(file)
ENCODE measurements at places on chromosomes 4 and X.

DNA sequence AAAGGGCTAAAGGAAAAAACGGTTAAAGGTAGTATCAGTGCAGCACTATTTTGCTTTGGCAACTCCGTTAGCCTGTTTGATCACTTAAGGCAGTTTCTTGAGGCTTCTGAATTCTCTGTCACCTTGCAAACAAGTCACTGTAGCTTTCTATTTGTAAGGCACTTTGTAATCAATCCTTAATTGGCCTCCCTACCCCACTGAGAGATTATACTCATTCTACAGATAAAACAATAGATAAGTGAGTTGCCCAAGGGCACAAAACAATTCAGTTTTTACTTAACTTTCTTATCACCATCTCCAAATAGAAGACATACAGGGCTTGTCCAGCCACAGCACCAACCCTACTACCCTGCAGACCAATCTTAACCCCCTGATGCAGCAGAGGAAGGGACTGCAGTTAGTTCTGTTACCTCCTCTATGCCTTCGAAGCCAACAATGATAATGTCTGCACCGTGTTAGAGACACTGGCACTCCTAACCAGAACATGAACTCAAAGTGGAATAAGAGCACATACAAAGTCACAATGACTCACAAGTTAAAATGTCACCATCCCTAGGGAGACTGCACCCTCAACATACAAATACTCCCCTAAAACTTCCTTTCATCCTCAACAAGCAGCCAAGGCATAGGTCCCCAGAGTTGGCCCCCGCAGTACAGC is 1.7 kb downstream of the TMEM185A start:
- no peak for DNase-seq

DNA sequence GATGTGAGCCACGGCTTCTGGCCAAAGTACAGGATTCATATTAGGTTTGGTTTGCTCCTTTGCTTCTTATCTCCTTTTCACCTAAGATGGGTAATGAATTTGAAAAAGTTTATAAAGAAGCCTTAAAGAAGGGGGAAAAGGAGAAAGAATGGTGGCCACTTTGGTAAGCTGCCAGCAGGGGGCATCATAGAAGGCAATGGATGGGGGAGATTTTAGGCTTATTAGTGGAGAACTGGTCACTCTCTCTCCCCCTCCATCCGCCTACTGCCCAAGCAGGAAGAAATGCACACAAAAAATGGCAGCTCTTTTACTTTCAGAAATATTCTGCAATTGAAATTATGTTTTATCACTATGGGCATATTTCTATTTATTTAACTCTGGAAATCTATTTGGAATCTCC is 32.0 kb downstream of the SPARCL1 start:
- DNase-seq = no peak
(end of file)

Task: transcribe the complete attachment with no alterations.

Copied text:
ENCODE measurements at places on chromosomes 4 and X.

DNA sequence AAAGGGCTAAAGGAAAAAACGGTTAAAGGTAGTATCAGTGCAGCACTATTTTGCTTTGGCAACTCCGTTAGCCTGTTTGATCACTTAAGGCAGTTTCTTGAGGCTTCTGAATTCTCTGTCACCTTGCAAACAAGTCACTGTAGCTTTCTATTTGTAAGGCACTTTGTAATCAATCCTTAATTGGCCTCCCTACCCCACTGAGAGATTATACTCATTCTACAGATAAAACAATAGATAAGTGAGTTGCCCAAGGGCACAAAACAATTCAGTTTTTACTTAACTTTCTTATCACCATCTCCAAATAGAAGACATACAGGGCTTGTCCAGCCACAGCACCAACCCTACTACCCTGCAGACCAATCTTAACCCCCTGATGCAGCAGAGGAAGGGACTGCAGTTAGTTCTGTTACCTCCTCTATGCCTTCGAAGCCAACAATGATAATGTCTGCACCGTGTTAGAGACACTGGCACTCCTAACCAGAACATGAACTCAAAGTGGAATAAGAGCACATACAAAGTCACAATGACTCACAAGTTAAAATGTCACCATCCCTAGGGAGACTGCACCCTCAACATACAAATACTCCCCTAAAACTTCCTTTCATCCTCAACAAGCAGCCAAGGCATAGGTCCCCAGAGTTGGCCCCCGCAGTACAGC is 1.7 kb downstream of the TMEM185A start:
- no peak for DNase-seq

DNA sequence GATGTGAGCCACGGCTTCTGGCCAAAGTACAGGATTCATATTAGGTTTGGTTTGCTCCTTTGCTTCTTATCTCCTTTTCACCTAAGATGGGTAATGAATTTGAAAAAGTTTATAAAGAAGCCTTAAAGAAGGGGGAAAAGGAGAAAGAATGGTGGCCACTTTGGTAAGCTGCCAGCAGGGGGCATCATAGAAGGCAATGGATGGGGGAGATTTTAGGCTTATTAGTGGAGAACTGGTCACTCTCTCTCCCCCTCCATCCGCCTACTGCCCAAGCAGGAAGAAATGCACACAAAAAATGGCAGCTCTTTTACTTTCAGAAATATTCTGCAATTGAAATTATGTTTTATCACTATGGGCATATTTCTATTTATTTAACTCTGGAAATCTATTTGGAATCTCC is 32.0 kb downstream of the SPARCL1 start:
- DNase-seq = no peak